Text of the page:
This is a reply to many questions and comments I have had written in to this site and to me concerning certain qualities of these instruments mentioned above, both of which I own and with which I am thoroughly familiar.
In addition, I have been switching these clarinets in my daily practice sessions with interesting results. I clearly play the Ridenour instrument on a daily basis, but after many many years of playing Grenadilla clarinets, I find myself drawn back to playing my Selmer, or for that mstter, my Leblanc LL, or my Yamaha 72.
However my Selmer 10s has the best adjustment and has had kidd leather pads in the lower joint and beveled cork in the upper and it is in perfect adjustment, so I’ve centered my playing around these two horns.
I must also state that my Ridenour clarinet has Valentino pads installed throughout and they are as good as my Selmer configuration.
When first I received my Ridenour hard rubber instrument, I was taken immediately to the even quality it emitted, the even and equal tuning on virtually all the notes of the instrument, the fact that the low e, the middle b, and the high F, the high C were all intune, both to my ear in playing literally dozns of orchestral parts and on the electronic tuner.I also had the opportunity to play my Ridenour Instrument for a full runthrough of The Quartet for The End of Time, by Olivier Messiaen, which I performed on July 2nd. It was a wonderful thoroughly enjoyable experience and my colleagues in the quartet were quite impresssed with the ease in which the instrument fit into the ensemble. What this did was give me an enormous sense of control, both tonal and timbral over my playing.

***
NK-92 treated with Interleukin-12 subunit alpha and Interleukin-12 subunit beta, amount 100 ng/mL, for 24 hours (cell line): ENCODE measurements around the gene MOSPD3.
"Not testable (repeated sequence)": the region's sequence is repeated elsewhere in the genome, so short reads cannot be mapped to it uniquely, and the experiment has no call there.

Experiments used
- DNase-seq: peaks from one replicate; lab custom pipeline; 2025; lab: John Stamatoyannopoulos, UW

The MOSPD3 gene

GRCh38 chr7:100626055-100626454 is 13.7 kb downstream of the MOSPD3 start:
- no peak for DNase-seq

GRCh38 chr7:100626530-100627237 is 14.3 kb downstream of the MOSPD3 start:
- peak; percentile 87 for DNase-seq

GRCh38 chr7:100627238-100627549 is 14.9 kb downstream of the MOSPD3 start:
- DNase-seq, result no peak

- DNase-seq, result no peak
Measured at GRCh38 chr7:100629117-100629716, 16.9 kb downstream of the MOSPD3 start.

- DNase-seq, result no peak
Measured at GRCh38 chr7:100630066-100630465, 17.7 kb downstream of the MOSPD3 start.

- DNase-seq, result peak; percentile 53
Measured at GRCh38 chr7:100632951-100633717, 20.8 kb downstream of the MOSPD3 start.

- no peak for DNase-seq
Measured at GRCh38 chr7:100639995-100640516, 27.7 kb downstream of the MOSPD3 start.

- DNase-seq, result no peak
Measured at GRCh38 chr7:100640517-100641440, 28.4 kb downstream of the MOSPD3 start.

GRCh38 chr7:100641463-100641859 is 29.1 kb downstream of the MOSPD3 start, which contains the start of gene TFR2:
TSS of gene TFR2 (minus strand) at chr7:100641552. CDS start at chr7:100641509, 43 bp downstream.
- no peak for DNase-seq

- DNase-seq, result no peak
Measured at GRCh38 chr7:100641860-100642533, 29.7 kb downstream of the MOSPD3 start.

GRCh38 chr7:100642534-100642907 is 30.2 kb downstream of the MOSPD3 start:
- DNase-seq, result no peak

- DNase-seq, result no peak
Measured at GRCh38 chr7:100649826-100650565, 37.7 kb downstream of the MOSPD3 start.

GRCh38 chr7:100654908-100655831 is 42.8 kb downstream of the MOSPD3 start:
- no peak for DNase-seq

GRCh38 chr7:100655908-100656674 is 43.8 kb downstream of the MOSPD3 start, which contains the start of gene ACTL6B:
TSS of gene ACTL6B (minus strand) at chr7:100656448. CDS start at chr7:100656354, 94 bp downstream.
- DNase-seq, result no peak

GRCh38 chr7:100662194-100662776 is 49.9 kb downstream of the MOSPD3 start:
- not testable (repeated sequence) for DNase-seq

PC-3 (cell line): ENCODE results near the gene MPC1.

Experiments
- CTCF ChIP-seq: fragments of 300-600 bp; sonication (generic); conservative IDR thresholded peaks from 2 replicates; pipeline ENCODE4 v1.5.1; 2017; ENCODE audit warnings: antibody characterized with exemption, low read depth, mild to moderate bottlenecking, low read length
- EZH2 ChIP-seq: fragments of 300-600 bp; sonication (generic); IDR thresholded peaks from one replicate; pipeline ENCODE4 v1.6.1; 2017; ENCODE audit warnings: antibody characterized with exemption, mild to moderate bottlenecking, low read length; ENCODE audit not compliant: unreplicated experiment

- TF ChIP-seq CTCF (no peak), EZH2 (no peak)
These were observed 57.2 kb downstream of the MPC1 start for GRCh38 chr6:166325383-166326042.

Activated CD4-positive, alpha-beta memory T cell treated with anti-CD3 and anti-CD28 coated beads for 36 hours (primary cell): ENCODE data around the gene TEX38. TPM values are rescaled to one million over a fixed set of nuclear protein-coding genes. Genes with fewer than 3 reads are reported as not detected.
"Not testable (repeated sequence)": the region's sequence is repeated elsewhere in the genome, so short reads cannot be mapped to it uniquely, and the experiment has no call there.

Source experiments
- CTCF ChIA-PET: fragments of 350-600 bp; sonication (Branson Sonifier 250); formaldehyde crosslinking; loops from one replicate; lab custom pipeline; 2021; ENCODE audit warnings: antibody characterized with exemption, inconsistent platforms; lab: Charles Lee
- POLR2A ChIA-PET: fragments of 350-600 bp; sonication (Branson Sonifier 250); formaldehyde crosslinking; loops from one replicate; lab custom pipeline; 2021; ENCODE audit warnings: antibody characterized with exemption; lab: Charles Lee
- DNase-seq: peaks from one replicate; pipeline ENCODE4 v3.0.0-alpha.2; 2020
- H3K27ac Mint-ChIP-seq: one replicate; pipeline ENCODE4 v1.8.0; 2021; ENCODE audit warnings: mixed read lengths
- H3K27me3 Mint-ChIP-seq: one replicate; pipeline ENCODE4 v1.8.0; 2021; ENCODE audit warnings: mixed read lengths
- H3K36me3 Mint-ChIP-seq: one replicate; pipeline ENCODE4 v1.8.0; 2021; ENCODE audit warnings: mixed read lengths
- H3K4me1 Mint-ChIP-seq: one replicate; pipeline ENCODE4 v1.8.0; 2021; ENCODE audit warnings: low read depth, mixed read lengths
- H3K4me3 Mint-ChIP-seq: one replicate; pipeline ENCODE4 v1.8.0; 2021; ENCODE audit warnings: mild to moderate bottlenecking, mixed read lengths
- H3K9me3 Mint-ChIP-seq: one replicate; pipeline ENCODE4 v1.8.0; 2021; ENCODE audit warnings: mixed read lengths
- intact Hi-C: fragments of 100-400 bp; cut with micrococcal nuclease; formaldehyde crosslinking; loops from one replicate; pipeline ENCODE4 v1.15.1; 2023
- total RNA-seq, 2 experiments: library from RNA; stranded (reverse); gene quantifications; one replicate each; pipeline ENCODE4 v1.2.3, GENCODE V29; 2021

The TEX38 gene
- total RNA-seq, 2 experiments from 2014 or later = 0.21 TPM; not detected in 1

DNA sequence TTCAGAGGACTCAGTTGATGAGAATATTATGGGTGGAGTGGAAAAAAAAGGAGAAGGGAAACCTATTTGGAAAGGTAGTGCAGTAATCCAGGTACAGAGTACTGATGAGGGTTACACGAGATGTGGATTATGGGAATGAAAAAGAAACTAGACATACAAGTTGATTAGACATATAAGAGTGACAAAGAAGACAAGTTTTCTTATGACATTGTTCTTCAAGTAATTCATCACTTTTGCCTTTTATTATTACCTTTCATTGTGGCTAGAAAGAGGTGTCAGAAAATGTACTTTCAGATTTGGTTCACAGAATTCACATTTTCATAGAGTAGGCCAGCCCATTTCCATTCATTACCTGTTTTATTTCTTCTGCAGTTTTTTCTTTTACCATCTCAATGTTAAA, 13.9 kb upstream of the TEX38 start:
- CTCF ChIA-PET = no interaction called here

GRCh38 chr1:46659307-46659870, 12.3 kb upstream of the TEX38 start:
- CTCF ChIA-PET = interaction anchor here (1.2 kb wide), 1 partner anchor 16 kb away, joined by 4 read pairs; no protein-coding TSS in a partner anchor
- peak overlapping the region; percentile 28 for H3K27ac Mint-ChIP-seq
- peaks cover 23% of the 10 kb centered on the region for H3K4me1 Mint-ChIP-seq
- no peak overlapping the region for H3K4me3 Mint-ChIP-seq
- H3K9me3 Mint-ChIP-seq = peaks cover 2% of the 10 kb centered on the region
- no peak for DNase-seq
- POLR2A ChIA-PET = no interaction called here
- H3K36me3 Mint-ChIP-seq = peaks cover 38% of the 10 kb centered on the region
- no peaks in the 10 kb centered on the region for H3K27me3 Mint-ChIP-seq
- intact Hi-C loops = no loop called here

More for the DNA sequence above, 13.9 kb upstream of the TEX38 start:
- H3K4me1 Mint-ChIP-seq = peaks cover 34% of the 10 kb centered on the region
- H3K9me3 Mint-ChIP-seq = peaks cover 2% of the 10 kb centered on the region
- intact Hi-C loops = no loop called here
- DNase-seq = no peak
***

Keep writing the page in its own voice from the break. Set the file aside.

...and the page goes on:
When I change back to my Grenadilla instrument, it is very good, the response in the lower chalumeau is lovely and simply pops out, (you know the feeling). The throat register is a bit weak, though very well intune, but not quite as even and responsive as the lower register.
the Clarion register is also good, but it thins out at the top , though remaining intune, it drifts slightly sharp. The altissima register is quite good, though the timbre begins to thin and I find I need a slightly more resistant reed.
That is as accurate as I can verbalise on the response and various factors of this fine Paris Instrument.
By the time I’ve played the Selmer for this long, I am ready to return to the Ridenour instrument, for everything is achievable with equality, and without a doubt the quality of sound is rounder, more even, giving a very pleasant experience, better than any clarinet I have played. The ability to taper, to virtually disappear as well as to make an enormous intune crescendo is well within the parameters of this hard rubber instrument.
Curiously, the Ridenour Clarinet is closest to the Opus Clarinet I owned in the late 1990s. It will be no surprise to the reader that Tom Ridenour designed that instrument as well. He has surpassed the OPus with his new insrrument.
Stay well, all.